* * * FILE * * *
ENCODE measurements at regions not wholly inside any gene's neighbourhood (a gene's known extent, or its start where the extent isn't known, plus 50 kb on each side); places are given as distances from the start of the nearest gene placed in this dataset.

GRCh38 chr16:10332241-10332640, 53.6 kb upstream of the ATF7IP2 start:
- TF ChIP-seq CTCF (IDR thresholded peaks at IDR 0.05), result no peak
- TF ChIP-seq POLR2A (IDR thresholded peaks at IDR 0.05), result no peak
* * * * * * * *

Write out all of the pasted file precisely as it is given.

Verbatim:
ENCODE measurements at regions not wholly inside any gene's neighbourhood (a gene's known extent, or its start where the extent isn't known, plus 50 kb on each side); places are given as distances from the start of the nearest gene placed in this dataset.

GRCh38 chr16:10332241-10332640, 53.6 kb upstream of the ATF7IP2 start:
- TF ChIP-seq CTCF (IDR thresholded peaks at IDR 0.05), result no peak
- TF ChIP-seq POLR2A (IDR thresholded peaks at IDR 0.05), result no peak